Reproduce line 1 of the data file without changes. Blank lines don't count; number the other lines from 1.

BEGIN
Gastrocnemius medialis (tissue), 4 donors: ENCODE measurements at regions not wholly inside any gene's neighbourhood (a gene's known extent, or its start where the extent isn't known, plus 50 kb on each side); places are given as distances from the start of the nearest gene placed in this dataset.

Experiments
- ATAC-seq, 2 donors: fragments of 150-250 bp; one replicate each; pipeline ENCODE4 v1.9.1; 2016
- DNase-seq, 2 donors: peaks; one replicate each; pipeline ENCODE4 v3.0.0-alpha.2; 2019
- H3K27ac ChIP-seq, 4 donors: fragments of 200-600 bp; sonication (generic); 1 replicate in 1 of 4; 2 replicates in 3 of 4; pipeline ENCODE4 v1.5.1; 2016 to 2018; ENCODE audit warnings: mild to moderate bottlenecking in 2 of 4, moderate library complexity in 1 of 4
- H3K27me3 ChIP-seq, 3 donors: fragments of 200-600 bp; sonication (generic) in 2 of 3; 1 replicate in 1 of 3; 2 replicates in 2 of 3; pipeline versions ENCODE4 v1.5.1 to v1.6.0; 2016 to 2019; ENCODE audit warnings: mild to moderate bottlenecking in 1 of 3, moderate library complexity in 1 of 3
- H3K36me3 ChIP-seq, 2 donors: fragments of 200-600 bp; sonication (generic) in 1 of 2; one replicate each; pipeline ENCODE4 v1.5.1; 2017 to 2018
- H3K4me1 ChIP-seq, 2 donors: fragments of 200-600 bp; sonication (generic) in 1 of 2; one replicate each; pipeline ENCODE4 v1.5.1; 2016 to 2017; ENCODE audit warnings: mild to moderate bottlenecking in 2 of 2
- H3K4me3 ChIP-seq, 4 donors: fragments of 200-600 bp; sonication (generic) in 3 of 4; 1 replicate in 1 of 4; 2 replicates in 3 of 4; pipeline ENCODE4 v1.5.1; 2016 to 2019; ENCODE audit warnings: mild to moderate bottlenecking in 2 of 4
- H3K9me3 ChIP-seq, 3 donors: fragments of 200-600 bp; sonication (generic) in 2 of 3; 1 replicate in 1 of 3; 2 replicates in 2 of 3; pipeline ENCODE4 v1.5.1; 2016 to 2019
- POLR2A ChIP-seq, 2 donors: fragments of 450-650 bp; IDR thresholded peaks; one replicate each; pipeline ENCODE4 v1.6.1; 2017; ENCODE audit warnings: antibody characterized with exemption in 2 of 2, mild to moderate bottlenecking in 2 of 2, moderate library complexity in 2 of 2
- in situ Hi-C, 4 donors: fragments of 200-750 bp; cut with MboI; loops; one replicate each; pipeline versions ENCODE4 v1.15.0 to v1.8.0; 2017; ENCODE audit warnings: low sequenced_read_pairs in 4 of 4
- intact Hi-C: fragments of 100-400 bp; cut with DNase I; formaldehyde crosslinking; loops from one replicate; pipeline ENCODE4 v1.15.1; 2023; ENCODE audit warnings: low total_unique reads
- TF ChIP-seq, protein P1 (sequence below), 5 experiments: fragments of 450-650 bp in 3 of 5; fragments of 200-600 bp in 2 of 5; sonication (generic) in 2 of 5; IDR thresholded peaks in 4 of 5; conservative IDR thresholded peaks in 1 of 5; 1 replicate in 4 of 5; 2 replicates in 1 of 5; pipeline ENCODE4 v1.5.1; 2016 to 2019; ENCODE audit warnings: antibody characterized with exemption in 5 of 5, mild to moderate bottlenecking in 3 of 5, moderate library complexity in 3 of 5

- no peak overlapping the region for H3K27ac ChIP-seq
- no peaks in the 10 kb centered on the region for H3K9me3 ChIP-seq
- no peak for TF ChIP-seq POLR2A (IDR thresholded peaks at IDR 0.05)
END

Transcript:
Gastrocnemius medialis (tissue), 4 donors: ENCODE measurements at regions not wholly inside any gene's neighbourhood (a gene's known extent, or its start where the extent isn't known, plus 50 kb on each side); places are given as distances from the start of the nearest gene placed in this dataset.